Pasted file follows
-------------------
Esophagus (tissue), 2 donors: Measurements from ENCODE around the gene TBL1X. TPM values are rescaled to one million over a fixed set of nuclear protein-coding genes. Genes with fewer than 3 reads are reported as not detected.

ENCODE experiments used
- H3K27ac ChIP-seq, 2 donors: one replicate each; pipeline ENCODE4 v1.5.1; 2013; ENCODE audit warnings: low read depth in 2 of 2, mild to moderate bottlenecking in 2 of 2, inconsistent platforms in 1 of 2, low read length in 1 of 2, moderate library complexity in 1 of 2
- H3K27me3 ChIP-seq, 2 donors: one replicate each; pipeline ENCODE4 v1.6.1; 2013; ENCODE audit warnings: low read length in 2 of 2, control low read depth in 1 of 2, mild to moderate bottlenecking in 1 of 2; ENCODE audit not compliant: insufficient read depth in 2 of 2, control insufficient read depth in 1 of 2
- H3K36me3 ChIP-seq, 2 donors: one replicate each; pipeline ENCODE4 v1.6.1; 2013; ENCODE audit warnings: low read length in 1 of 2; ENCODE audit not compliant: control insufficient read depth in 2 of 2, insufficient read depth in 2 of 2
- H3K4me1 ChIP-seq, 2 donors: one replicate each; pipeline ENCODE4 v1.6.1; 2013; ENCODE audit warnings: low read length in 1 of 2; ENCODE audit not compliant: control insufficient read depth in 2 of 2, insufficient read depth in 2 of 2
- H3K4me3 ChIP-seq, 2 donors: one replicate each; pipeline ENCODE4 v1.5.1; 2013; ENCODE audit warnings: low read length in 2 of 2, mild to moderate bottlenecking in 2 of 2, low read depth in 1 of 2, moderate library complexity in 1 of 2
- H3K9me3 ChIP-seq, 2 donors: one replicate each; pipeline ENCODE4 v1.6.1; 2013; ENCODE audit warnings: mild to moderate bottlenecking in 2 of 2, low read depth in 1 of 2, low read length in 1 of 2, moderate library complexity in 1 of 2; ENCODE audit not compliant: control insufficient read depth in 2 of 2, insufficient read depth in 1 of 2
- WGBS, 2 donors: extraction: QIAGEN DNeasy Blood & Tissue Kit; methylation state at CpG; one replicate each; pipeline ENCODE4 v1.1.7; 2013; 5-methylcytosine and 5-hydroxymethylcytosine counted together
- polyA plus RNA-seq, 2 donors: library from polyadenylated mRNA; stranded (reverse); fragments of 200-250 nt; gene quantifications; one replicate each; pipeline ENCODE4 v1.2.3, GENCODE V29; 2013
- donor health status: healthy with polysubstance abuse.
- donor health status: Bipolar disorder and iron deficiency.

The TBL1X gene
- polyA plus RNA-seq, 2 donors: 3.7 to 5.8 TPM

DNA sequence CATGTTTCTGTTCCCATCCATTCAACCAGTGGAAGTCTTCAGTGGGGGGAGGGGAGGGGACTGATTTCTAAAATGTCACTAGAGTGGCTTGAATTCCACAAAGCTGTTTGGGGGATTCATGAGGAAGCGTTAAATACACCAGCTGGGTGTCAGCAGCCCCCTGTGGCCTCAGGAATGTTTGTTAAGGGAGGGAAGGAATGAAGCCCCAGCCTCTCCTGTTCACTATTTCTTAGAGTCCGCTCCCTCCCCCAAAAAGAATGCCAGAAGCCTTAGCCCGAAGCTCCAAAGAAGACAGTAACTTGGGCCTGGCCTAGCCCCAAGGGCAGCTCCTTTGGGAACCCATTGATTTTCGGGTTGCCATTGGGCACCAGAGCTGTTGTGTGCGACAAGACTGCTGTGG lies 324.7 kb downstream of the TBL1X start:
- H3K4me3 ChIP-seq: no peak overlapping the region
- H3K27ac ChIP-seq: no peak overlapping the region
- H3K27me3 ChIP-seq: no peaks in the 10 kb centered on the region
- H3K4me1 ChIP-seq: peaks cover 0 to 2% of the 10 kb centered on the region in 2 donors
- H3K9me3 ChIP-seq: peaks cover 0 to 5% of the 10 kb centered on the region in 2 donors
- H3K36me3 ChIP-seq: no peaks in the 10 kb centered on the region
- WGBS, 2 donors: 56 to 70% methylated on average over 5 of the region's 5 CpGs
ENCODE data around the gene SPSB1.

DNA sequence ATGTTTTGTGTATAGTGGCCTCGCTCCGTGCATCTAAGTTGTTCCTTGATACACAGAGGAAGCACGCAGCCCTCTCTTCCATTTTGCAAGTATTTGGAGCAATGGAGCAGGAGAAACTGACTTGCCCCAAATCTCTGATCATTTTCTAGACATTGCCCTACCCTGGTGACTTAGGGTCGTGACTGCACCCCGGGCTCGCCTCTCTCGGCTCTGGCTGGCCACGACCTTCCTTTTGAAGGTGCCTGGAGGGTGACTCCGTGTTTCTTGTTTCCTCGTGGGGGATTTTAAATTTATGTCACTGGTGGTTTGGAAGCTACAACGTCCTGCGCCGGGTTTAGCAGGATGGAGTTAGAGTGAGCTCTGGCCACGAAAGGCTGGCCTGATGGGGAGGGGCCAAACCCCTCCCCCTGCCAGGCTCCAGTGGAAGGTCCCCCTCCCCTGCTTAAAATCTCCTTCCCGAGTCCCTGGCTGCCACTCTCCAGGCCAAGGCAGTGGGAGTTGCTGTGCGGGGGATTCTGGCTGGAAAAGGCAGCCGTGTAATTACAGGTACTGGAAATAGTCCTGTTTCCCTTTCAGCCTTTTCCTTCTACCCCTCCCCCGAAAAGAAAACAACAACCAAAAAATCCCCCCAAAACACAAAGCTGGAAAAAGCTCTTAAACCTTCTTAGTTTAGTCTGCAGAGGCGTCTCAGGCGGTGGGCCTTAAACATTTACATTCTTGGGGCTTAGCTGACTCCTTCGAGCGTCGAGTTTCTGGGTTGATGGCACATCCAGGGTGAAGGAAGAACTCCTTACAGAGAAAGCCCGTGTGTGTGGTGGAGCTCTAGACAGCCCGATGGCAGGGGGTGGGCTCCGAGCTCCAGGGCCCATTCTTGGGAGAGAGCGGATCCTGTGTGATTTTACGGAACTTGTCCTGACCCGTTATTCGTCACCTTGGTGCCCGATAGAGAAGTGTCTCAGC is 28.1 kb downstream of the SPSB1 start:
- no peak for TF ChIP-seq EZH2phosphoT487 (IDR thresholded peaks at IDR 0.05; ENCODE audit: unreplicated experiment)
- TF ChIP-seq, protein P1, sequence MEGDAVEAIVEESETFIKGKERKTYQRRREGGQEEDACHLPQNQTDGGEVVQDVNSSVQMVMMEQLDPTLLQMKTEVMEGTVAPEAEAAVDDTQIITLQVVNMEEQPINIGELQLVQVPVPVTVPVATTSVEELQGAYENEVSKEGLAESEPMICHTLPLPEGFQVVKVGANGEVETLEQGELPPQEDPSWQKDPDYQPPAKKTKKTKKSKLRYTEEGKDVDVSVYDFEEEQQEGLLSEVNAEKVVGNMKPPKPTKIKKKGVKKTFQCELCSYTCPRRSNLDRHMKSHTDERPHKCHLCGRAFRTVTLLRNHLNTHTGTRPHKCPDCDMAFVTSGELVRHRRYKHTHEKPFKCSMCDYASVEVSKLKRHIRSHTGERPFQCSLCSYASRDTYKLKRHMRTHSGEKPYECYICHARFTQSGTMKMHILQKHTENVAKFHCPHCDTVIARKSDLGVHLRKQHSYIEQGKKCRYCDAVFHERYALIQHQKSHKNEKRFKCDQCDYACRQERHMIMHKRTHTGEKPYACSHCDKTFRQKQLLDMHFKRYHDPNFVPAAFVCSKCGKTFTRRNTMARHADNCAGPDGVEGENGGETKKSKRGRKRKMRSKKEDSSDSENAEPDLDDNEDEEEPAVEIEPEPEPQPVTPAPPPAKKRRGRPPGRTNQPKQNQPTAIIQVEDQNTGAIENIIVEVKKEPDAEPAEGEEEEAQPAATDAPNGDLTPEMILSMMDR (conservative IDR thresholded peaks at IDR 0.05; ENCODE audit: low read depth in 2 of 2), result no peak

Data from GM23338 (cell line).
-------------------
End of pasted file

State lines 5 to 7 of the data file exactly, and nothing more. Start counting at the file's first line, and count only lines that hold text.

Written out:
- H3K36me3 ChIP-seq, 2 donors: one replicate each; pipeline ENCODE4 v1.6.1; 2013; ENCODE audit warnings: low read length in 1 of 2; ENCODE audit not compliant: control insufficient read depth in 2 of 2, insufficient read depth in 2 of 2
- H3K4me1 ChIP-seq, 2 donors: one replicate each; pipeline ENCODE4 v1.6.1; 2013; ENCODE audit warnings: low read length in 1 of 2; ENCODE audit not compliant: control insufficient read depth in 2 of 2, insufficient read depth in 2 of 2
- H3K4me3 ChIP-seq, 2 donors: one replicate each; pipeline ENCODE4 v1.5.1; 2013; ENCODE audit warnings: low read length in 2 of 2, mild to moderate bottlenecking in 2 of 2, low read depth in 1 of 2, moderate library complexity in 1 of 2